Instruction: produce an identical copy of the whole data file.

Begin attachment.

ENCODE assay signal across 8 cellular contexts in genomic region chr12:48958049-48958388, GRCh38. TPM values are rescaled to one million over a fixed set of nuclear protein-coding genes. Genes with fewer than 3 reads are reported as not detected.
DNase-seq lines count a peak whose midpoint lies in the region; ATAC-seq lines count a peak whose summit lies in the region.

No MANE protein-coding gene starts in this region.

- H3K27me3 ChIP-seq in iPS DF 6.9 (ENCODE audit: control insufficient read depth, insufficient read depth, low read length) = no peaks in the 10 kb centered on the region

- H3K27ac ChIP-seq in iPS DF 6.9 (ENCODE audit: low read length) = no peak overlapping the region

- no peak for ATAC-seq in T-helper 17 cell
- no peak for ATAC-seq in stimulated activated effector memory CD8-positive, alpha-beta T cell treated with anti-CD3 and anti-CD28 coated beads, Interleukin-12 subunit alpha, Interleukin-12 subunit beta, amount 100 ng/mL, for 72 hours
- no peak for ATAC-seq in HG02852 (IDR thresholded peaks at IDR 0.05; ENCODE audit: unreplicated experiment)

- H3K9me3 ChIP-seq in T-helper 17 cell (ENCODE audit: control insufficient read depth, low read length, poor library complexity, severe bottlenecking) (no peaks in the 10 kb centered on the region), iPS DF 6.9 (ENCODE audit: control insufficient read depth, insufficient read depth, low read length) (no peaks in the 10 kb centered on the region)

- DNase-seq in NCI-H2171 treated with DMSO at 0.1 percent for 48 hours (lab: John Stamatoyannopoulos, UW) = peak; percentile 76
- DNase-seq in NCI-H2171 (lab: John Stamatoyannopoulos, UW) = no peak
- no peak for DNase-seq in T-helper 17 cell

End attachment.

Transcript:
ENCODE assay signal across 8 cellular contexts in genomic region chr12:48958049-48958388, GRCh38. TPM values are rescaled to one million over a fixed set of nuclear protein-coding genes. Genes with fewer than 3 reads are reported as not detected.
DNase-seq lines count a peak whose midpoint lies in the region; ATAC-seq lines count a peak whose summit lies in the region.

No MANE protein-coding gene starts in this region.

- H3K27me3 ChIP-seq in iPS DF 6.9 (ENCODE audit: control insufficient read depth, insufficient read depth, low read length) = no peaks in the 10 kb centered on the region

- H3K27ac ChIP-seq in iPS DF 6.9 (ENCODE audit: low read length) = no peak overlapping the region

- no peak for ATAC-seq in T-helper 17 cell
- no peak for ATAC-seq in stimulated activated effector memory CD8-positive, alpha-beta T cell treated with anti-CD3 and anti-CD28 coated beads, Interleukin-12 subunit alpha, Interleukin-12 subunit beta, amount 100 ng/mL, for 72 hours
- no peak for ATAC-seq in HG02852 (IDR thresholded peaks at IDR 0.05; ENCODE audit: unreplicated experiment)

- H3K9me3 ChIP-seq in T-helper 17 cell (ENCODE audit: control insufficient read depth, low read length, poor library complexity, severe bottlenecking) (no peaks in the 10 kb centered on the region), iPS DF 6.9 (ENCODE audit: control insufficient read depth, insufficient read depth, low read length) (no peaks in the 10 kb centered on the region)

- DNase-seq in NCI-H2171 treated with DMSO at 0.1 percent for 48 hours (lab: John Stamatoyannopoulos, UW) = peak; percentile 76
- DNase-seq in NCI-H2171 (lab: John Stamatoyannopoulos, UW) = no peak
- no peak for DNase-seq in T-helper 17 cell